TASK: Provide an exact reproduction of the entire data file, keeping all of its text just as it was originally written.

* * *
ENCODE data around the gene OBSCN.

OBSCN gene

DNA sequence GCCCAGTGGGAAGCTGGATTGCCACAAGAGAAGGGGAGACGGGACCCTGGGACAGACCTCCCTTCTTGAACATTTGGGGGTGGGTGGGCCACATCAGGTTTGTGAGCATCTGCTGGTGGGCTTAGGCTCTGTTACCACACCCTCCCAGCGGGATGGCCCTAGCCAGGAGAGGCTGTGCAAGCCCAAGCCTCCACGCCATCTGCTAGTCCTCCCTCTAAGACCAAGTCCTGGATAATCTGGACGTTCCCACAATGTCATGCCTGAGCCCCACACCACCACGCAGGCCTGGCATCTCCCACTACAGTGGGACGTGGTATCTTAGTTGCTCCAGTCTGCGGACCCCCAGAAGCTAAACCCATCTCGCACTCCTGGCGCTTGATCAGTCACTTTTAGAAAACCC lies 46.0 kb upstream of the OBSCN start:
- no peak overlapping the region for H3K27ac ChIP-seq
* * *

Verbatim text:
ENCODE data around the gene OBSCN.

OBSCN gene

DNA sequence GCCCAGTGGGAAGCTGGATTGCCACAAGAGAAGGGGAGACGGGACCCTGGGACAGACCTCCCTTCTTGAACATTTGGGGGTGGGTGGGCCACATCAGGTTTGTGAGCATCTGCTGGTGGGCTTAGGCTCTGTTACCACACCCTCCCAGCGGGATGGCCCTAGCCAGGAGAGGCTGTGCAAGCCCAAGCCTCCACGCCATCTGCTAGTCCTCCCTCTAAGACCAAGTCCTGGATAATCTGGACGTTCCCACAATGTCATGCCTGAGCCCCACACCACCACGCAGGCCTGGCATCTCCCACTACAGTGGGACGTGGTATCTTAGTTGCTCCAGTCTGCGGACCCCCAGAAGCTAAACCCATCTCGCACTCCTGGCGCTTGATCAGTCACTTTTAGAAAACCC lies 46.0 kb upstream of the OBSCN start:
- no peak overlapping the region for H3K27ac ChIP-seq